Cars go to used car auctions because dealers simply can’t sell them quickly enough to a customer at their storefront. Dealers are incentivized to sell cars sooner rather than later because of carrying-costs that diminish a cars profitability, and pressure from shareholders to show that they’re moving inventory quickly.
It’s important to also understand the pressure investors put on dealers to turn cars quickly. Inventory turn ratios are one of the key metrics dealerships are measured by. In any form of retail you want to “turn” your inventory as quickly as possible. Think for a moment, when was the last time you went to the grocery store and saw brown bananas for sale? In retail you need to price competitively and turn your inventory quickly.
If a dealership isn’t turning their inventory it is a sign to shareholders that they aren’t as efficient or profitable as their peers. With inventory sitting on a lot, the dealer has a significant amount of capital tied up in cars that aren’t selling. That means their money isn’t making them as much profit as it could. Remember, dealerships make nearly all their decisions from this point of reference; how can we maximize profits?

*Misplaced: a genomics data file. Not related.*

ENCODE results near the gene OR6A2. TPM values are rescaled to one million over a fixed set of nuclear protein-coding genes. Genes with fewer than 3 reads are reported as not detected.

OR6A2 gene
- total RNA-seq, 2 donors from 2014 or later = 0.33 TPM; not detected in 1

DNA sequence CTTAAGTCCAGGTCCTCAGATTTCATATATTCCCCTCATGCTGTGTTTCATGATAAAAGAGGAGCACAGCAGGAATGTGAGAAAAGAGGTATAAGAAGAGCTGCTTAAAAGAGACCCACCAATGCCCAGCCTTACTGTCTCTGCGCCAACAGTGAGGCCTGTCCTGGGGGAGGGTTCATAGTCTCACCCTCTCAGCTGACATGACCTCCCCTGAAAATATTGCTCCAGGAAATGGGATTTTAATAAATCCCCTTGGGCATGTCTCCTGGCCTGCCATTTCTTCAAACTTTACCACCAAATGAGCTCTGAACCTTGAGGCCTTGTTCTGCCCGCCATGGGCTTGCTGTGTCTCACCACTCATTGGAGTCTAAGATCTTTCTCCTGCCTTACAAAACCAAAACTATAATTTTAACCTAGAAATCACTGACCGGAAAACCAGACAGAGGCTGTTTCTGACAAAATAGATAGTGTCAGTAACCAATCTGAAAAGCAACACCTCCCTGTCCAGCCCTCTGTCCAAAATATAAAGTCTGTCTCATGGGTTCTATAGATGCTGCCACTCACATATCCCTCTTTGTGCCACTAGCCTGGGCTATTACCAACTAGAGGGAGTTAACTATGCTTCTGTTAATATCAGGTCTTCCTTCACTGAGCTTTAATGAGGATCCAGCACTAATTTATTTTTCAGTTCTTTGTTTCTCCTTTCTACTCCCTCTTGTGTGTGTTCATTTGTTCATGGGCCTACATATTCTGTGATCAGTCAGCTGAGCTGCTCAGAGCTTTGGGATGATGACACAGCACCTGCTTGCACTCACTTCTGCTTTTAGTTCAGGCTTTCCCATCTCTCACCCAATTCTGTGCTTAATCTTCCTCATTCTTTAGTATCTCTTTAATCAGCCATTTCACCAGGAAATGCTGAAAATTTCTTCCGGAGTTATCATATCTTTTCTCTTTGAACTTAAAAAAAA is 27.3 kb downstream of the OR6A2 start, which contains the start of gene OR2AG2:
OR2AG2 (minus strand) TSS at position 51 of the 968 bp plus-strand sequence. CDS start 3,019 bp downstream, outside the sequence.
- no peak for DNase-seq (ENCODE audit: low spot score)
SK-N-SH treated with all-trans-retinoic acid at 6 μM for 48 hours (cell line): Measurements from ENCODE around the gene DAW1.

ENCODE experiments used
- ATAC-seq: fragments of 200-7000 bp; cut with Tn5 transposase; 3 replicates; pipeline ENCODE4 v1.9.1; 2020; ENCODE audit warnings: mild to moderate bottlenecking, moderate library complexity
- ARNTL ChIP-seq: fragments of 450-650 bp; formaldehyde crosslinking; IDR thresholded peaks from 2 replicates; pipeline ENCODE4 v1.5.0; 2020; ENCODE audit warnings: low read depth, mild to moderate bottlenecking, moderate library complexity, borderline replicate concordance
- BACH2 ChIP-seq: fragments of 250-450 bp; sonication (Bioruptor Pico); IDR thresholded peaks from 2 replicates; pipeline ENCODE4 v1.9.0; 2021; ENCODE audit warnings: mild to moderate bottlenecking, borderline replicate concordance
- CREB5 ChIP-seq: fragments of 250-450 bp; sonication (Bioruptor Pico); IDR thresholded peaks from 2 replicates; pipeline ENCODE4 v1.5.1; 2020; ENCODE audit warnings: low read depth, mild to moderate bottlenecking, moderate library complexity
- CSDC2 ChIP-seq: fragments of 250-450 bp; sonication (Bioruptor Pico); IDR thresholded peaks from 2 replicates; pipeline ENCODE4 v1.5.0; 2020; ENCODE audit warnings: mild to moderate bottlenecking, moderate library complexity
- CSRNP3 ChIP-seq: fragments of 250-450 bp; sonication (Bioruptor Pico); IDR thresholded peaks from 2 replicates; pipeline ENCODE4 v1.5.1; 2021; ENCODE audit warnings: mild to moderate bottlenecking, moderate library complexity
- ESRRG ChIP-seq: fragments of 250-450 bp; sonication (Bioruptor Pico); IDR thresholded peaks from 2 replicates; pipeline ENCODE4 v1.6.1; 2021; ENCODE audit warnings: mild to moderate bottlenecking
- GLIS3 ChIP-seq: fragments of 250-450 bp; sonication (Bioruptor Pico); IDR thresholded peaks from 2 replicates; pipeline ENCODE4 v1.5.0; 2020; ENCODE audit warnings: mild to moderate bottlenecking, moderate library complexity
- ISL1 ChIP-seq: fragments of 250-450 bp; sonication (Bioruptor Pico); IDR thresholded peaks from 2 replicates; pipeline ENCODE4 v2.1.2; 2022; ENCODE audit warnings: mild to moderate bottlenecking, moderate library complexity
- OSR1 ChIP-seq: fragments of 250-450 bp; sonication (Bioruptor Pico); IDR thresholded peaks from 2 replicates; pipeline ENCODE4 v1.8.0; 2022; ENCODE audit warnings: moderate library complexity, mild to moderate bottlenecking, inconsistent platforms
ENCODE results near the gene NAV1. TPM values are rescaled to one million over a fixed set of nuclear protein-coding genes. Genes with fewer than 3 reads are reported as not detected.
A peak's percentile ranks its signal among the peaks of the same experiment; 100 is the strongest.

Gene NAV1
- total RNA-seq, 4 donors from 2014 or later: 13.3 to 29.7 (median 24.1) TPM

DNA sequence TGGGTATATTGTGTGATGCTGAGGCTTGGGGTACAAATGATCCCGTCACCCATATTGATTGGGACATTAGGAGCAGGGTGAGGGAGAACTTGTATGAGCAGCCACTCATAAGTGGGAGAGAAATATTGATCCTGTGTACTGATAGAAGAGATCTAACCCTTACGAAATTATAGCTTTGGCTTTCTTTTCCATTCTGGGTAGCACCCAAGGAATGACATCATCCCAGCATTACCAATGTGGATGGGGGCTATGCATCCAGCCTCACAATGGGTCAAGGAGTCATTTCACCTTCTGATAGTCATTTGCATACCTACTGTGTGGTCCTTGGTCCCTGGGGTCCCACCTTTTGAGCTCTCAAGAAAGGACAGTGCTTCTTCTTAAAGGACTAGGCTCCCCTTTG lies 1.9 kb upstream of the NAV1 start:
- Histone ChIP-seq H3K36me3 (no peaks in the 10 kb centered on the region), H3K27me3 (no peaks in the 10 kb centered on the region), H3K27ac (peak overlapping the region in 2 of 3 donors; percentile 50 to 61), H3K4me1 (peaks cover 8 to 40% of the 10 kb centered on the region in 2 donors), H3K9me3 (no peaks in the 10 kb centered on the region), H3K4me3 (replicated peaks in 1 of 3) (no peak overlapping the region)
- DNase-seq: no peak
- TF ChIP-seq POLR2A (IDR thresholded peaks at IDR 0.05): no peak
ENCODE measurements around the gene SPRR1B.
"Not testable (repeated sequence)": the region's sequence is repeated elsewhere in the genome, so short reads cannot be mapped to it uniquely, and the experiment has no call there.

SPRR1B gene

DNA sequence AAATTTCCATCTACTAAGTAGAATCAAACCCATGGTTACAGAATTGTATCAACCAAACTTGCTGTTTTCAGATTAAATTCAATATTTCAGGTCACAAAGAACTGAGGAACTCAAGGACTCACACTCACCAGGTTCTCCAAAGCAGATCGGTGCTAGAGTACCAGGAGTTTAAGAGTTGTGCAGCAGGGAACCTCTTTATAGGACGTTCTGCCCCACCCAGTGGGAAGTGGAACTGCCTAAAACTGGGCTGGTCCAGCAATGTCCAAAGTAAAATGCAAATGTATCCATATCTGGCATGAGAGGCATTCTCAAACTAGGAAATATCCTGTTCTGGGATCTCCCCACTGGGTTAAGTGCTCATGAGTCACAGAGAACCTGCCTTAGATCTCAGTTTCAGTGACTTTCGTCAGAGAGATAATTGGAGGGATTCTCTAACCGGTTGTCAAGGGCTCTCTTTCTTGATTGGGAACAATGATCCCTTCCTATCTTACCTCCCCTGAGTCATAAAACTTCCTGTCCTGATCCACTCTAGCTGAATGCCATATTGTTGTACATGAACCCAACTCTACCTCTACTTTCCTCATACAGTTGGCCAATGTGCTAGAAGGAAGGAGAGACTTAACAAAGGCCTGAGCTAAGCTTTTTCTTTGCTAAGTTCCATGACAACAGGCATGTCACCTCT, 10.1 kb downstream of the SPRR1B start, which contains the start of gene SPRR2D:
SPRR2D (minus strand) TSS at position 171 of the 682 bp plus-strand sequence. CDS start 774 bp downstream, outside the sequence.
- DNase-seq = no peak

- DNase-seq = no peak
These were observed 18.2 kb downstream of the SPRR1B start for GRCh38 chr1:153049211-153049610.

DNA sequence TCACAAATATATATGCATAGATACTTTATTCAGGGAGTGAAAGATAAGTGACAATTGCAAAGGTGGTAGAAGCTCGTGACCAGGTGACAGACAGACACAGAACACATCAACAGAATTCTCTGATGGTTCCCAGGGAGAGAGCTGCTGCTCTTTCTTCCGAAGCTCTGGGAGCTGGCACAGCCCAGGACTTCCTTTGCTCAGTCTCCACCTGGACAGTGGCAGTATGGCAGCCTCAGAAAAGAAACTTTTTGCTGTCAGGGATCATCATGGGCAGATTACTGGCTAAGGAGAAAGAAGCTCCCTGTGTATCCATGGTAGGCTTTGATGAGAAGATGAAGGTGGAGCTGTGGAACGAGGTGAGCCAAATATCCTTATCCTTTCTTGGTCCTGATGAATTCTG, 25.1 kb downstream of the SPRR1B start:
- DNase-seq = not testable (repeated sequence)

From time to time, dealerships will send customer trade-ins to the used car auction without first waiting 60 to 90 days to see if the car sells. There are a number of reasons for this.
Dealership staff accumulate knowledge and experience over time. With that experience comes the ability to know which makes and models will or won’t sell at their dealership. Prior experience with certain makes and models may have shown that certain cars simply aren’t popular on their lot, and, like we mentioned above, that ties up space for another vehicle that the dealer could turn a profit on. Off to the auction they go.
This varies from dealer to dealer, and geographic location can play a major role in determining which cars stay and which cars go. For example, a sports car that gets traded into a dealership in the mountains of Colorado will most certainly get sent to the auction. People in that region are looking to buy a 4×4, not a Dodge Viper.
Mismatched inventory? Send it to auction